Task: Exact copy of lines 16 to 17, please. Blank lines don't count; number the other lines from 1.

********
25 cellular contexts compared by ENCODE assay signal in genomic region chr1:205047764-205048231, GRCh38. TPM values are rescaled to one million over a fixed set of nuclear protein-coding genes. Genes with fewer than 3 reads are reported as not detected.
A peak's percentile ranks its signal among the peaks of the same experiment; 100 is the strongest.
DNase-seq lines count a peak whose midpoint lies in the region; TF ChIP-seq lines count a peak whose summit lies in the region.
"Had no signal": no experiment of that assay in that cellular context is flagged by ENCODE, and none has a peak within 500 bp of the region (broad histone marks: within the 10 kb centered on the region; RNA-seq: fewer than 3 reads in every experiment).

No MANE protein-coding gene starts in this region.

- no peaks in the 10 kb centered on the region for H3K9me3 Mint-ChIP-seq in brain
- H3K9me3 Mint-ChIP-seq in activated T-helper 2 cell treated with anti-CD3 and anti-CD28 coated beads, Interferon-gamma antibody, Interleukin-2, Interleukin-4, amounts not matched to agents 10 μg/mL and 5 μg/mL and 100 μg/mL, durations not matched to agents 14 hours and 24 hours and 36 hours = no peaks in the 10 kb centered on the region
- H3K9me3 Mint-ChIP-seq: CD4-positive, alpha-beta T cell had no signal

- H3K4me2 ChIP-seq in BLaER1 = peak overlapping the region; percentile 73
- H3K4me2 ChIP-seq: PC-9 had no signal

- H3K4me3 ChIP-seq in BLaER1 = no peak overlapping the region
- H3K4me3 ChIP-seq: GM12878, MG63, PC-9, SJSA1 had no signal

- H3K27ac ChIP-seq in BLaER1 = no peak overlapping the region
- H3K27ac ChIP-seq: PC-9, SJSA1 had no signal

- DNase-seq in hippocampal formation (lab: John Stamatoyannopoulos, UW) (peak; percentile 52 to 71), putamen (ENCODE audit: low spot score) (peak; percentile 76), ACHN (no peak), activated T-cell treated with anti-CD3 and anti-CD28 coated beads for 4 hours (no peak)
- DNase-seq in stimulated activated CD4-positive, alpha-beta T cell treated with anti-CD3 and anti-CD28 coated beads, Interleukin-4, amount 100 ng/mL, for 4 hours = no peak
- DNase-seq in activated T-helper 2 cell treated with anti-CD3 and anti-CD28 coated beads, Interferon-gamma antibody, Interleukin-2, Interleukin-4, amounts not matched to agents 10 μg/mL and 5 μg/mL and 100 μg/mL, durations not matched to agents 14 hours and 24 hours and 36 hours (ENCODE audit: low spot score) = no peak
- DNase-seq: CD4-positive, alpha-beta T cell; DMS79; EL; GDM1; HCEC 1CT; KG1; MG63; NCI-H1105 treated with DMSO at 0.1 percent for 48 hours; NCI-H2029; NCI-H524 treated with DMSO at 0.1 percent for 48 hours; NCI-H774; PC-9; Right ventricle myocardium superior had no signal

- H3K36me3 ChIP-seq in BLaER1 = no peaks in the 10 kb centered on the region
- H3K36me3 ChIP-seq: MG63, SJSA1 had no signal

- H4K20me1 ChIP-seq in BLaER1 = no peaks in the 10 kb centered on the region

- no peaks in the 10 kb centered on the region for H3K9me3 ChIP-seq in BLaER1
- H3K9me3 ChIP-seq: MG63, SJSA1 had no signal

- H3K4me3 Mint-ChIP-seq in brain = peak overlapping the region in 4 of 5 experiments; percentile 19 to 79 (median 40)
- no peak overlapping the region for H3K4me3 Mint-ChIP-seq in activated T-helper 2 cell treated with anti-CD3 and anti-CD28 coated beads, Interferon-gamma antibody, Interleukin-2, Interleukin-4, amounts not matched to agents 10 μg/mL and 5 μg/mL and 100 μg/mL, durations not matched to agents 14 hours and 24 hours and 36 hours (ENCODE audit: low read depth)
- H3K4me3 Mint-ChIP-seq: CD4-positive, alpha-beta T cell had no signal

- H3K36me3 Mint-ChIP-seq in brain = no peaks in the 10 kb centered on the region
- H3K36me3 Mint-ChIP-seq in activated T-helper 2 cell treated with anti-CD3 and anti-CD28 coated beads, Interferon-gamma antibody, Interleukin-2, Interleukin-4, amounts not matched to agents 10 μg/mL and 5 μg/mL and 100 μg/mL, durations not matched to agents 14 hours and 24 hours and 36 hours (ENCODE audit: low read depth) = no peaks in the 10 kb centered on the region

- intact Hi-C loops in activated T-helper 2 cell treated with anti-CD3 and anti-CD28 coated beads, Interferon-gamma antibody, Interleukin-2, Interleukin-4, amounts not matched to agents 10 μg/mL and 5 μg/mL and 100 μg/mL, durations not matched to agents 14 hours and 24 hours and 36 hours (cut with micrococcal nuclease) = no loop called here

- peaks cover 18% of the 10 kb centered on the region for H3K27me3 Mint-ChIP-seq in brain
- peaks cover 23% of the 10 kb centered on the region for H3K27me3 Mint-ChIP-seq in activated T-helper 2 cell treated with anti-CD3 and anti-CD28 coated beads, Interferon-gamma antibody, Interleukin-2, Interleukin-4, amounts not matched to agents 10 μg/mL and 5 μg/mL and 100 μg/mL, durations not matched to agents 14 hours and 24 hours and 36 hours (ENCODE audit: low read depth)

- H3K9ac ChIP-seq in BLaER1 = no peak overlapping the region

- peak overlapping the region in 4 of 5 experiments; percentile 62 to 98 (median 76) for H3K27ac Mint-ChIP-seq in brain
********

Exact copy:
- DNase-seq in stimulated activated CD4-positive, alpha-beta T cell treated with anti-CD3 and anti-CD28 coated beads, Interleukin-4, amount 100 ng/mL, for 4 hours = no peak
- DNase-seq in activated T-helper 2 cell treated with anti-CD3 and anti-CD28 coated beads, Interferon-gamma antibody, Interleukin-2, Interleukin-4, amounts not matched to agents 10 μg/mL and 5 μg/mL and 100 μg/mL, durations not matched to agents 14 hours and 24 hours and 36 hours (ENCODE audit: low spot score) = no peak